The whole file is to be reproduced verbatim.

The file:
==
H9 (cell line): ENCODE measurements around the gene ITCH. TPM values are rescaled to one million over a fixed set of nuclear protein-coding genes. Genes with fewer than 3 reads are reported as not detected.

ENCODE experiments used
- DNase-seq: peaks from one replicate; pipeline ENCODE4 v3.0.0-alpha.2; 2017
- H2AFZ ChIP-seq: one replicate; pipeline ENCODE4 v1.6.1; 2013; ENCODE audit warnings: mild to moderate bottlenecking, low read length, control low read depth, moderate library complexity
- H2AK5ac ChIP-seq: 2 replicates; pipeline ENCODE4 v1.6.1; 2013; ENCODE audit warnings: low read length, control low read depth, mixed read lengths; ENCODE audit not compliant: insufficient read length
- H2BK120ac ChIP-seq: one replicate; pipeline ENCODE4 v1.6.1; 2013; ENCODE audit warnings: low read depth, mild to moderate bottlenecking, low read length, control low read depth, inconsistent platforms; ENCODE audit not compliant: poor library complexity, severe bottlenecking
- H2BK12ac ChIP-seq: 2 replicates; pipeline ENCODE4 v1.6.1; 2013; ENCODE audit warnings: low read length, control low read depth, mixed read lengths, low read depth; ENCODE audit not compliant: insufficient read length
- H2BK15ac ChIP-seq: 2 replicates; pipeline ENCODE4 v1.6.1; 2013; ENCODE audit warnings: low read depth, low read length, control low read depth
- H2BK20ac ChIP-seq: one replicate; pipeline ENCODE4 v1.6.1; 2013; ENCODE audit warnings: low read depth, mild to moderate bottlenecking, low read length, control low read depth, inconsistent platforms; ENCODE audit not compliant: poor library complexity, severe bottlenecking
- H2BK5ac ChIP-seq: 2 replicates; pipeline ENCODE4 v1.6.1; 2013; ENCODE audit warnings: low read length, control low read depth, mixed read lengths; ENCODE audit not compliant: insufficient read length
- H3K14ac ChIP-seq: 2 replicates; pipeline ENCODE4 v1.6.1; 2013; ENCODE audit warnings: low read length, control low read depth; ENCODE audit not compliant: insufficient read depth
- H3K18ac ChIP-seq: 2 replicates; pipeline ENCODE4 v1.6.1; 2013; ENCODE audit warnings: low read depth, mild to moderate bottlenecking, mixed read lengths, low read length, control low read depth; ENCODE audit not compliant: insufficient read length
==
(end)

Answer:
H9 (cell line): ENCODE measurements around the gene ITCH. TPM values are rescaled to one million over a fixed set of nuclear protein-coding genes. Genes with fewer than 3 reads are reported as not detected.

ENCODE experiments used
- DNase-seq: peaks from one replicate; pipeline ENCODE4 v3.0.0-alpha.2; 2017
- H2AFZ ChIP-seq: one replicate; pipeline ENCODE4 v1.6.1; 2013; ENCODE audit warnings: mild to moderate bottlenecking, low read length, control low read depth, moderate library complexity
- H2AK5ac ChIP-seq: 2 replicates; pipeline ENCODE4 v1.6.1; 2013; ENCODE audit warnings: low read length, control low read depth, mixed read lengths; ENCODE audit not compliant: insufficient read length
- H2BK120ac ChIP-seq: one replicate; pipeline ENCODE4 v1.6.1; 2013; ENCODE audit warnings: low read depth, mild to moderate bottlenecking, low read length, control low read depth, inconsistent platforms; ENCODE audit not compliant: poor library complexity, severe bottlenecking
- H2BK12ac ChIP-seq: 2 replicates; pipeline ENCODE4 v1.6.1; 2013; ENCODE audit warnings: low read length, control low read depth, mixed read lengths, low read depth; ENCODE audit not compliant: insufficient read length
- H2BK15ac ChIP-seq: 2 replicates; pipeline ENCODE4 v1.6.1; 2013; ENCODE audit warnings: low read depth, low read length, control low read depth
- H2BK20ac ChIP-seq: one replicate; pipeline ENCODE4 v1.6.1; 2013; ENCODE audit warnings: low read depth, mild to moderate bottlenecking, low read length, control low read depth, inconsistent platforms; ENCODE audit not compliant: poor library complexity, severe bottlenecking
- H2BK5ac ChIP-seq: 2 replicates; pipeline ENCODE4 v1.6.1; 2013; ENCODE audit warnings: low read length, control low read depth, mixed read lengths; ENCODE audit not compliant: insufficient read length
- H3K14ac ChIP-seq: 2 replicates; pipeline ENCODE4 v1.6.1; 2013; ENCODE audit warnings: low read length, control low read depth; ENCODE audit not compliant: insufficient read depth
- H3K18ac ChIP-seq: 2 replicates; pipeline ENCODE4 v1.6.1; 2013; ENCODE audit warnings: low read depth, mild to moderate bottlenecking, mixed read lengths, low read length, control low read depth; ENCODE audit not compliant: insufficient read length